What Kind of Loyalty do we owe the government?

Discussion in 'Family, Relationships, and Single Life' started by bwallac2335, Dec 13, 2019.

  1. bwallac2335

    bwallac2335 Active Member

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    So my girlfriend and I were talking about this this morning and disagreeing. I had to fill out some forms for a minor injury at work. I dislocated a finger. No big deal really. But I was a bit sarcastic on the form and said that the only other injury I had was my head hurt from filling out these forms. She says that I am not respecting the government and authority over me. I don't really see it that way I did do what they asked but I do get annoyed with forms. So how does this go? I only see my loyalty extending to following laws and only those laws that are in accordance with Christian belief. I don't see sarcasms against it as wrong.
     
  2. Fr. Brench

    Fr. Brench Active Member Anglican

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    The emphasis I've noticed in places like Romans 12 is that don't respect "the state" but our "leaders." Respect for our officials and their offices is simply a particular form of the honor/respect that St. Paul taught we owe to everybody. Respecting every policy or decision or law is another matter - there is not reason (I know of) that we must "honor" the civil laws apart from simple obedience. There is no special agape love for the State that we're supposed to have underlying our civil obedience, unlike how our agape love for God is supposed to underlie our obedience to the law of Christ.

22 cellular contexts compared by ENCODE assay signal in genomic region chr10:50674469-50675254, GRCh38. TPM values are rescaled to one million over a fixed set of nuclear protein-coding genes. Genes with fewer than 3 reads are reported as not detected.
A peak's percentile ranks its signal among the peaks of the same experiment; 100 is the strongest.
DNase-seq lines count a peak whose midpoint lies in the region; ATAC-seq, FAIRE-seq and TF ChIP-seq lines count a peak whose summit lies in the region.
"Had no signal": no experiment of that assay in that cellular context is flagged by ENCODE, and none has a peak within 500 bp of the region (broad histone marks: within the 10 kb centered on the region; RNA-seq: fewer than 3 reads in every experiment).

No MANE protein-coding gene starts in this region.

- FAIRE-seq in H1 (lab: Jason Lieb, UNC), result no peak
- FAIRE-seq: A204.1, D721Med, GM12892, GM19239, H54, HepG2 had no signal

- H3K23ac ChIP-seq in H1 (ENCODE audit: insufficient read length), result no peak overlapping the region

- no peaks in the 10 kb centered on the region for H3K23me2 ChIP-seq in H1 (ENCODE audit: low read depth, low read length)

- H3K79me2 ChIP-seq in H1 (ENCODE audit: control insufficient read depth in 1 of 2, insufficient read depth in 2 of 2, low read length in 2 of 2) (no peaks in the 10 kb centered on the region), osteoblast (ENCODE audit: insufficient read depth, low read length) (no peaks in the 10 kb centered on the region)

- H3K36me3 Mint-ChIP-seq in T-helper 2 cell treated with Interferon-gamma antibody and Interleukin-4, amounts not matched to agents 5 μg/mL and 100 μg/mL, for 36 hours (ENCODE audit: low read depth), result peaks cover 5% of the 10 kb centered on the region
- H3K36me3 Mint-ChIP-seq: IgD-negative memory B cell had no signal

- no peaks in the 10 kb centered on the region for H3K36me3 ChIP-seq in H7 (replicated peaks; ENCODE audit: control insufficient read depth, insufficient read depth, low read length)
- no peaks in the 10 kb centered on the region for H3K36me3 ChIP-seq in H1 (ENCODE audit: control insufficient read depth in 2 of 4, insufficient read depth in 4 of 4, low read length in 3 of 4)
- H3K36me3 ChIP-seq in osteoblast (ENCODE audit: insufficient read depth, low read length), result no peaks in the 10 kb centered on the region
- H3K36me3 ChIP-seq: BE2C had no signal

This may be a religious/cultural feature of your gf's upbringing - did you say elsewhere she is/was a baptist? Conservative evangelicals like them do tend toward a form of statism that is unwarranted, or at least not commanded, in the Bible.
     
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  3. bwallac2335

    bwallac2335 Active Member

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    Yes but she did mention a week or two ago that she missed the Anglican Service because of the scripture reading.
     
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  4. bwallac2335

    bwallac2335 Active Member

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    I owe allegiance and care for our leaders. I submit to their rule, unless they ask me to be unchristian, but I don't read it as I can't criticize and how to show them some form of odd deference that is not prescribed in the law. Do I read this wrong?
     
  5. anglican74

    anglican74 Well-Known Member Anglican

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    How does that make sense?..
     
  6. Rexlion

    Rexlion Well-Known Member

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    So, you wrote something sarcastic and flippant on a company form? I don't see it as a moral dilemma. However, one should be conscious of the company's culture and attitudes toward the writing of such comments, for in some instances it can be unwise. Discretion is called for if any repercussions could result (including failure to get a future raise or promotion, for example). Fact is, such comments rarely produce desired change so the only likely upside is a bit of momentary personal satisfaction, but since (as the saying goes) "nobody likes a smarta__" the risk of a downside tends to outweigh the upside.